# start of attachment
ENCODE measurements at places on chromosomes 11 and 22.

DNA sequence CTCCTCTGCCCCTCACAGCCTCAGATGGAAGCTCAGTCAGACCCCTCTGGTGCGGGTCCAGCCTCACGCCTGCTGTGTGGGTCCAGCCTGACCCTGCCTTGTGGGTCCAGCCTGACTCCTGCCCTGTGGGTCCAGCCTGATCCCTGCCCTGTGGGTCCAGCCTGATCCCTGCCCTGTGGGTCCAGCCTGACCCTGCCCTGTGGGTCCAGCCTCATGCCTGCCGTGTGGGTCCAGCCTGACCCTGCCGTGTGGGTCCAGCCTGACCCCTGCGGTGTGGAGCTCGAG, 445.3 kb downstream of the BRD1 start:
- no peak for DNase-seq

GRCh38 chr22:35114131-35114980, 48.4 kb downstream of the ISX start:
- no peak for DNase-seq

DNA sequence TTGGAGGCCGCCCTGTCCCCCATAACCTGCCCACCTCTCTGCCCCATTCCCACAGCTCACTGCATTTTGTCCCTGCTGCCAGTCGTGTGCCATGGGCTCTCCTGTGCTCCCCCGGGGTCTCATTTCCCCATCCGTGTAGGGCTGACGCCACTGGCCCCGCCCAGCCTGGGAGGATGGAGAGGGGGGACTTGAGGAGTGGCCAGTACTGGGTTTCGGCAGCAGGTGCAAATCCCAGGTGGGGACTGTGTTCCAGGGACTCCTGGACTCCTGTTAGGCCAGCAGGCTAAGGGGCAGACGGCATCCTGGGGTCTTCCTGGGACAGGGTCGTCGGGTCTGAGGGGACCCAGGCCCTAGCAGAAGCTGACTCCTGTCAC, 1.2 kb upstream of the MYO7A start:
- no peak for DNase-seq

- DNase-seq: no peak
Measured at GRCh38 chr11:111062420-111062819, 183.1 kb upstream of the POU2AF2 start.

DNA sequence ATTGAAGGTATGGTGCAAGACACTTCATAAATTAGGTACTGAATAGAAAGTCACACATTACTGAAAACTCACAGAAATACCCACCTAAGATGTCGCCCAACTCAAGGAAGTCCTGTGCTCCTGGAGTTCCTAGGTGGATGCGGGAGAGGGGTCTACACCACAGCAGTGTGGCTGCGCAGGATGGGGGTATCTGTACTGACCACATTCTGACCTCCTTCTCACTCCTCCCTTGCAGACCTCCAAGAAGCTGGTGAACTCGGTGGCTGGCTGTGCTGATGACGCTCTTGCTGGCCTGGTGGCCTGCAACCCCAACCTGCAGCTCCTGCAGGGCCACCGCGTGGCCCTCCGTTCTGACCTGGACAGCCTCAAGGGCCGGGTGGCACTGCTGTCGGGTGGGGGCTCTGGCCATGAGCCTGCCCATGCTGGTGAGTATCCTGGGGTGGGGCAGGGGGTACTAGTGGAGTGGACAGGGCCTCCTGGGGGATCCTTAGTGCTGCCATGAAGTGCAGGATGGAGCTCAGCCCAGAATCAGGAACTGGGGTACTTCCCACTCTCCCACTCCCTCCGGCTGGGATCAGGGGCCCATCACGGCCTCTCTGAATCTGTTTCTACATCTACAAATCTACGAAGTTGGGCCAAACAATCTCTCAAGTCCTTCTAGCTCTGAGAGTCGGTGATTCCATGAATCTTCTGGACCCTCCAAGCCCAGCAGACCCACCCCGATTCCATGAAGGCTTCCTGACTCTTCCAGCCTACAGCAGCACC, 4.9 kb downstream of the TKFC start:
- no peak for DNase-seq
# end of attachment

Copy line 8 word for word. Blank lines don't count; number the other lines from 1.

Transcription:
- DNase-seq: no peak